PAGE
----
no photographic evidence

Napowrimo day 24


I’ve come back to check on a baby one, not long birthed. Just after dusk I’m lumbering down a muddy road in the rain, past rows of shackled sufferings, their hearts swaying quietly. I’m always amazed at their numbers. I was here five hours before, when the sun was high and hot scathing on the bent backs of the exposed sufferings. Some of them are able to shelter, but i hear them.

Walking now, I can barely see the path in the glow of my phone’s flashlight. When the wooden fence post stops me short, I point my light down and follow a current of rainwater across the concrete floor until it washes up against three of the largest of them. A fourth hovers above the surface, tethered tightly by a short chain and choked by a ring of metal spikes. When the suffering tires and puts her foot down, the spikes press deeper into her skin.

My second to latest suffering is four years and two months old, still a toddler as sufferings go. This one wears the spiked chain because she tends to kick. I keeps her on the spiked shackle only during the day and takes it off at night. But it’s night now.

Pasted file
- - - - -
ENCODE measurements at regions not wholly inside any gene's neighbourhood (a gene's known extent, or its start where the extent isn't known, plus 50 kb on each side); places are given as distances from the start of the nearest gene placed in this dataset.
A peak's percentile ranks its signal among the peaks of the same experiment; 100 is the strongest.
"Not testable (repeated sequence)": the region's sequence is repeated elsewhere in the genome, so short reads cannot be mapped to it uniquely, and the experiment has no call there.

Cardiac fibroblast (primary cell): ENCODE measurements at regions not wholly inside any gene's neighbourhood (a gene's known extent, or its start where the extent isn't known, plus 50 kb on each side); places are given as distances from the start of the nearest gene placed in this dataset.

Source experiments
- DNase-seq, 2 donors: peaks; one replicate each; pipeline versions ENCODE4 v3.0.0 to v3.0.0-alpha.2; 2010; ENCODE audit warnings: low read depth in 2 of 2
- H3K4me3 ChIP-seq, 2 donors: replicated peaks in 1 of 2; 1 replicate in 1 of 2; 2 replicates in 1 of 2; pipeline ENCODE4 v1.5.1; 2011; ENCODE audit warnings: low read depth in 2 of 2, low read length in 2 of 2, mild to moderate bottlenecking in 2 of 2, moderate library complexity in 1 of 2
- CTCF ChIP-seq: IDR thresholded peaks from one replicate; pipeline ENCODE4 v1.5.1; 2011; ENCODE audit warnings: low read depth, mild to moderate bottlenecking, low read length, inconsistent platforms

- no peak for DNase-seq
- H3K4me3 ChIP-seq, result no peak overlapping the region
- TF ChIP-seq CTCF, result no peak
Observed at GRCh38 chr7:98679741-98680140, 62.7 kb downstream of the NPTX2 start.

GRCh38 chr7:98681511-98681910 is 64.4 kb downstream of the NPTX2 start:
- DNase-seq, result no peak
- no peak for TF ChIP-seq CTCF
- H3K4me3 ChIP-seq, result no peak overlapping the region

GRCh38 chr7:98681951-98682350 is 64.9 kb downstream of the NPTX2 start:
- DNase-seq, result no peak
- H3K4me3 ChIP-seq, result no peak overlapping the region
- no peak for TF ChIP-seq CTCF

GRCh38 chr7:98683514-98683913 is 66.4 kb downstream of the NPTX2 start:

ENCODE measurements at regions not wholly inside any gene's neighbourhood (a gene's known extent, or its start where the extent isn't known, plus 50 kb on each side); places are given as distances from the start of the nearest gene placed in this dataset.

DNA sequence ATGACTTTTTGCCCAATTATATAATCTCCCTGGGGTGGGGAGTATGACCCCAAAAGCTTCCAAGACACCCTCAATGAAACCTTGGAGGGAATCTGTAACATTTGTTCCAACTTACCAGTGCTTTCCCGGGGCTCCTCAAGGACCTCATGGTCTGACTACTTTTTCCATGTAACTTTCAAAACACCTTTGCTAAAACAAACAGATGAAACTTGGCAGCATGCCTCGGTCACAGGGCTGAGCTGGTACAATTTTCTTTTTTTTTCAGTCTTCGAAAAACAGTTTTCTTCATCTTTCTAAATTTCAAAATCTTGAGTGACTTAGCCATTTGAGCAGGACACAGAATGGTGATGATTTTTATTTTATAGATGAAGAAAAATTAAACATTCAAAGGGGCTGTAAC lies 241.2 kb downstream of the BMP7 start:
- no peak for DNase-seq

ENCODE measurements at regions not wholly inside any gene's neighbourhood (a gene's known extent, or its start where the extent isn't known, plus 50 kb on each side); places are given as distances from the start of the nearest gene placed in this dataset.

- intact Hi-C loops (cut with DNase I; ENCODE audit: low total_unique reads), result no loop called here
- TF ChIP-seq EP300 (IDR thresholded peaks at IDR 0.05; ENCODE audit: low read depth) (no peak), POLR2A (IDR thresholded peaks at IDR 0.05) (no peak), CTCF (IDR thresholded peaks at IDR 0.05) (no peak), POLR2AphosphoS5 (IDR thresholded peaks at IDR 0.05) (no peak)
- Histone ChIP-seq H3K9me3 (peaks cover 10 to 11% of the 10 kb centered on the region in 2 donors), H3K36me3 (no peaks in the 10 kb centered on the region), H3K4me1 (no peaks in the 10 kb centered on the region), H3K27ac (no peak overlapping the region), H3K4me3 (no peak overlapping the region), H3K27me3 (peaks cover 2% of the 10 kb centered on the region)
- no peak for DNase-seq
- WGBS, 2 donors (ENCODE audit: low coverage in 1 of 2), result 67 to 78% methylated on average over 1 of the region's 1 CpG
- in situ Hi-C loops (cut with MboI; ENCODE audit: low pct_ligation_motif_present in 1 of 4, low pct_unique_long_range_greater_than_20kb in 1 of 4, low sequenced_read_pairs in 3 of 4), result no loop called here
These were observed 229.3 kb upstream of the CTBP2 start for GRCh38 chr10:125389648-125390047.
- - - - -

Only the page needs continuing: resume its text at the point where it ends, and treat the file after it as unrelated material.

I ask on this nighttime visit, why her chain is still on but there is no answer.

I check on the latest one I left here, make sure it’s still here.

I come at night, when no one can see I’m gone to the place where I left them all. I come during the day, when I can get away.


definitely not a haiku


Link to the original article. Elephants


Find a factual article about an animal. A Wikipedia article or something from National Geographic would do nicely – just make sure it repeats the name of the animal a lot. Now, go back through the text and replace the name of the animal with something else – it could be something very abstract, like “sadness” or “my heart,” or something more concrete, like “the streetlight outside my window that won’t stop blinking.” You should wind up with some very funny and even touching combinations, which you can then rearrange and edit into a poem.

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